Employee Benefits News examines legal developments that impact the employee benefits and executive compensation employers provide, including federal and state legislation, rules from federal...
Nov. 8 — Two former employees of a personal-injury law firm can move on their claim that the firm wouldn’t distribute their 401(k) plan assets to their retirement accounts in violation of ERISA ( Alexander v. Terry Law Firm, P.C. , 2016 BL 370818, E.D. Tenn., No. 2:16-cv-00091, 11/7/16 ).
Judge Thomas W. Phillips of the U.S. District Court for the Eastern District of Tennessee Nov. 7 denied in part Terry Law Firm P.C.'s motion to dismiss the charges. The firm recently deposited the disputed funds into a state court’s registry, so Phillips agreed to toss the participants’ claim to recover benefits under the Employee Retirement Income Security Act to the extent it sought specific performance and an accounting. However, he allowed the participants to proceed with their claim to recover other types of remedies related to the delay in their procurement of benefits and attorneys’ fees.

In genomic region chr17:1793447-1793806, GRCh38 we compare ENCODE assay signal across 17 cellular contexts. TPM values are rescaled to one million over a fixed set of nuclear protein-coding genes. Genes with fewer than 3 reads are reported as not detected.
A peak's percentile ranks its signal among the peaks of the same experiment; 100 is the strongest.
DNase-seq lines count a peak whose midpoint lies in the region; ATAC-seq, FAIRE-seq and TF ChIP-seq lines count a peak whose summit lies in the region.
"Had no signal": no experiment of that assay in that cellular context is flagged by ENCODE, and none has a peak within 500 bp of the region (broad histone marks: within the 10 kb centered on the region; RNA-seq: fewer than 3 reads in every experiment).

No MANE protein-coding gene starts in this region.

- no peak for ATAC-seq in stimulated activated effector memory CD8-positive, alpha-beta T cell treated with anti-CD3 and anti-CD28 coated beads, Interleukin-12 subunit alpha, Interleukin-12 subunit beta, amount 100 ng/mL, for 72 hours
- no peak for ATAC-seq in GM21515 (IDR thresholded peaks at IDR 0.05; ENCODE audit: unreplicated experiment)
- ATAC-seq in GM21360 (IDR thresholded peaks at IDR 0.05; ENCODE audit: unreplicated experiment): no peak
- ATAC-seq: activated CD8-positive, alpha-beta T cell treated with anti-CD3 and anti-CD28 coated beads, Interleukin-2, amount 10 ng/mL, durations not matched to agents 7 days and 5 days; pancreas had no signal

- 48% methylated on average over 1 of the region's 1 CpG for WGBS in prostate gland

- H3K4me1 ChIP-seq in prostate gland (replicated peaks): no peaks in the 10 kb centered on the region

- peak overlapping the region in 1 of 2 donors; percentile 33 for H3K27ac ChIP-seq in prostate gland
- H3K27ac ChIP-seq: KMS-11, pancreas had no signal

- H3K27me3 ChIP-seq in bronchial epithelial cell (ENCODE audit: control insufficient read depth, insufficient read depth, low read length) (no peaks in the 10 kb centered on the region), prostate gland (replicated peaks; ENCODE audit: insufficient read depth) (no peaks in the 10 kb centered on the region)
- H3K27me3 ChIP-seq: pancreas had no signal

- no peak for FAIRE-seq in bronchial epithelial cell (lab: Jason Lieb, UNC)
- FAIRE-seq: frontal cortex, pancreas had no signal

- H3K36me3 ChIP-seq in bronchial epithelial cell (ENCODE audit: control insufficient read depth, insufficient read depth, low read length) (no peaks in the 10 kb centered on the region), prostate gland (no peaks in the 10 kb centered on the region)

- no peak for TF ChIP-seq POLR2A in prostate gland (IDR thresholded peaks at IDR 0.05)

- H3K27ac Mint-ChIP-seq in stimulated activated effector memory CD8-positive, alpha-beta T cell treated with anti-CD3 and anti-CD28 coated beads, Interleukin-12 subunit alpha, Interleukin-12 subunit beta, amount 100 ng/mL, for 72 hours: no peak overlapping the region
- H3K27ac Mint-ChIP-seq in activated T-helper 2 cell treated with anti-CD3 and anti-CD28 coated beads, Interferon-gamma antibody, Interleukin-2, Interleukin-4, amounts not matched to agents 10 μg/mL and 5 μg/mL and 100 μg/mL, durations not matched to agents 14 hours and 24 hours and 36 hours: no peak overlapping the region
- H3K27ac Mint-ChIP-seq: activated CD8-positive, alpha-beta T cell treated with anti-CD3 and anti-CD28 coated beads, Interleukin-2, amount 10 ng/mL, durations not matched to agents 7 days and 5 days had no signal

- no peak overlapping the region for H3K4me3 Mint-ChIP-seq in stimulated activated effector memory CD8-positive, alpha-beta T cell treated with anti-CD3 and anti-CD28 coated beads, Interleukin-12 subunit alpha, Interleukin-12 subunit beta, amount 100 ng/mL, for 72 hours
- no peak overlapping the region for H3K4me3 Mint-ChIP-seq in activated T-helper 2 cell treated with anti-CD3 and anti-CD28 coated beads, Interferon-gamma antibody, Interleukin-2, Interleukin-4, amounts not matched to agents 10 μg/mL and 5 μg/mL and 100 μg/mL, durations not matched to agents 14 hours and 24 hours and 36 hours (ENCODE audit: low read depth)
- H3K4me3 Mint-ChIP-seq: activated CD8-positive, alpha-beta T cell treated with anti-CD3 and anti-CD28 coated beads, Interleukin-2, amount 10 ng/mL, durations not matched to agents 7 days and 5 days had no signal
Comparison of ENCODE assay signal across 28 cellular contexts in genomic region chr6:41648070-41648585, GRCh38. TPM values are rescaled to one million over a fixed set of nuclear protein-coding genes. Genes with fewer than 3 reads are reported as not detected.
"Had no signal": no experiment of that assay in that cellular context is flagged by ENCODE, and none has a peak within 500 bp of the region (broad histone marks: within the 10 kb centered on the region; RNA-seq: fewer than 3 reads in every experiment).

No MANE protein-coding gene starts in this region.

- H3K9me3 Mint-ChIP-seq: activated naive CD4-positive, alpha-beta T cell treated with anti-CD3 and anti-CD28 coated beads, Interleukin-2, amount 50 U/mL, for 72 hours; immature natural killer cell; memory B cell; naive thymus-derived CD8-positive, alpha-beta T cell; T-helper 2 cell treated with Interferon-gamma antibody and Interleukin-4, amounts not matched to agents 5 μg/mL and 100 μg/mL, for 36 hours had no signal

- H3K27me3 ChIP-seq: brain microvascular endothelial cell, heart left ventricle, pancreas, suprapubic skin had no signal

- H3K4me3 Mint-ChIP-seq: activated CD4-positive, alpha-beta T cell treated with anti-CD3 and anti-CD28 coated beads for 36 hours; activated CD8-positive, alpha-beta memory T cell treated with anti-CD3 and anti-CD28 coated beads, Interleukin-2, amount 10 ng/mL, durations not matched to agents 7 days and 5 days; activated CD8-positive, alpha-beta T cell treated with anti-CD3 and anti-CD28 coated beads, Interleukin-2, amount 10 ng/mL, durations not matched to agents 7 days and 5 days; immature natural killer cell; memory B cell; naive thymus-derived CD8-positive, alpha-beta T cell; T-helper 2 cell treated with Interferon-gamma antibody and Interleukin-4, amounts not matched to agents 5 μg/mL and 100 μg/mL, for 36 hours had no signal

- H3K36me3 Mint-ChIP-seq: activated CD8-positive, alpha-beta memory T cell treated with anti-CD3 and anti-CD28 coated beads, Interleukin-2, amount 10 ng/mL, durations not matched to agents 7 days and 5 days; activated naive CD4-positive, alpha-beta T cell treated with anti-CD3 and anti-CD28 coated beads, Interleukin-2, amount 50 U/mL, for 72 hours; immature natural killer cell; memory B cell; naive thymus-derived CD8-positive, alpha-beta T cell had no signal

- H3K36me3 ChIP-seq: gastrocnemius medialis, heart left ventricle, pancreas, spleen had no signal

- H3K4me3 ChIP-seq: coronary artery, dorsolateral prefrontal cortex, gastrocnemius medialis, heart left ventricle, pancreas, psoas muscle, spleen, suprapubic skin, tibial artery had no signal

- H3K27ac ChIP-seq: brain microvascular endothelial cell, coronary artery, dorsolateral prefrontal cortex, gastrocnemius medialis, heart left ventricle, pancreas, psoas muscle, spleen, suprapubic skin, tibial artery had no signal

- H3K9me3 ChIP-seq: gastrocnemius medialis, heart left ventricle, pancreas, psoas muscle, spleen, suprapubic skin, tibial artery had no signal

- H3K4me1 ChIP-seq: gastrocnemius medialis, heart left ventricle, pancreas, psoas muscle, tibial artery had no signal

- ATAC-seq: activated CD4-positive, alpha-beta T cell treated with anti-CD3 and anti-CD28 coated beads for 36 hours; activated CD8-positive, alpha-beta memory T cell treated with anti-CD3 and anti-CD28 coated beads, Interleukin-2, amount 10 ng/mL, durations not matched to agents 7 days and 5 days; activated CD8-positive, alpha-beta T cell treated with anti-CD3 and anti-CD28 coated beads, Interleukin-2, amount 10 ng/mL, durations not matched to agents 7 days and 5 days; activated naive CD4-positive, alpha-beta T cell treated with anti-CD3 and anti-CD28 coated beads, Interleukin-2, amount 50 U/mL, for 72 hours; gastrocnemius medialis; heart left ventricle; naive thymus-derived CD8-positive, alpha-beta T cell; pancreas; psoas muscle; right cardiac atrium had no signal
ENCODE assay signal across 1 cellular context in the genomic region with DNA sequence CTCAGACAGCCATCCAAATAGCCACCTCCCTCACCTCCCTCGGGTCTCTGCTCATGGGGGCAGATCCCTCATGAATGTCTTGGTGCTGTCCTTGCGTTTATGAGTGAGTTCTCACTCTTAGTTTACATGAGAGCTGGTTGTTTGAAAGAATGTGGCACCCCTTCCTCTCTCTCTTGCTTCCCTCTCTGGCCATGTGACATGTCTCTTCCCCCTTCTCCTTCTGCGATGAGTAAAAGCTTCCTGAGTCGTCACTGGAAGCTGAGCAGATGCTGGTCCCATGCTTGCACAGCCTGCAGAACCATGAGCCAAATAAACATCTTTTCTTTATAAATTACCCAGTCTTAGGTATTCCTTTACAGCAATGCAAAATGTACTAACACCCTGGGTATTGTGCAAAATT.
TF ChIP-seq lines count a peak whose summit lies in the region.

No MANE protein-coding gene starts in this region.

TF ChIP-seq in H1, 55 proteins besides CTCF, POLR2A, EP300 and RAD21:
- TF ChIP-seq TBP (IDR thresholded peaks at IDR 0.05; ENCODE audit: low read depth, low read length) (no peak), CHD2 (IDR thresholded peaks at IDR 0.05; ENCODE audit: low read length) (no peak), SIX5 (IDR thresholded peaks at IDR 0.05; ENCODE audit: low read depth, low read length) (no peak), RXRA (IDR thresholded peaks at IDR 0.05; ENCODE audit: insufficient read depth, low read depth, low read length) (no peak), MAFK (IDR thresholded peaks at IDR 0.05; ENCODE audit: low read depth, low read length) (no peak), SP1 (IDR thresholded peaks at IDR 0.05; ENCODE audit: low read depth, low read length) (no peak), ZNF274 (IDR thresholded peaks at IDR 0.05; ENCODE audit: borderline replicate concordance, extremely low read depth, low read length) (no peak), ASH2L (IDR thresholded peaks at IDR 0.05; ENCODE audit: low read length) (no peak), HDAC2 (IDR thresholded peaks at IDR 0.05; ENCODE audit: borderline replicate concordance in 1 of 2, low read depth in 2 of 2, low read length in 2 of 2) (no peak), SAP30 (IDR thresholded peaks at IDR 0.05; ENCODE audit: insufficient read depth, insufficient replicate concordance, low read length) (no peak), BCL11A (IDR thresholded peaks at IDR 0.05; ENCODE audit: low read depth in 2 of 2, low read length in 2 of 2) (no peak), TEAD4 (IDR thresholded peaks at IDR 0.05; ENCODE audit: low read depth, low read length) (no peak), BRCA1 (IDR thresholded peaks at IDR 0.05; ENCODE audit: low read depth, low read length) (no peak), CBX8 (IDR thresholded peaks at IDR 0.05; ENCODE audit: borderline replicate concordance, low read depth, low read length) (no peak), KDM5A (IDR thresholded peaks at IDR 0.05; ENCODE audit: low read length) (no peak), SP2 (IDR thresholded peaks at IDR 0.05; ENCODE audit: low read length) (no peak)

The plan in dispute had 17 participants and over $3.3 million in assets in the past year, according to its annual report.
The Tennessee-based law firm must also defend claims that it breached its ERISA fiduciary duties, the court said. As such, the participants can move on their claim seeking a court order prohibiting the law firm from taking any action that would result in the alienation of their vested retirement benefits.
The court declined to apply the exhaustion-of-remedies doctrine over the participants’ claims to recover benefits. The participants’ dispute wasn’t about a denial of benefits, rather, the issue was contractual in nature—whether the law firm breached its contractual duty under the plan to release the funds in a timely manner, the court said.
The participants’ claim for restitution was dismissed because their request was “more akin to a request for monetary compensation, which is ‘the classic form of legal relief,’ ” and didn’t fall under the equitable remedies available under ERISA, the court said.
Fowler & Fowler, PLLC represents the participants. Berry & Tudor, P.C. and Taylor Law Firm represents the law firm.
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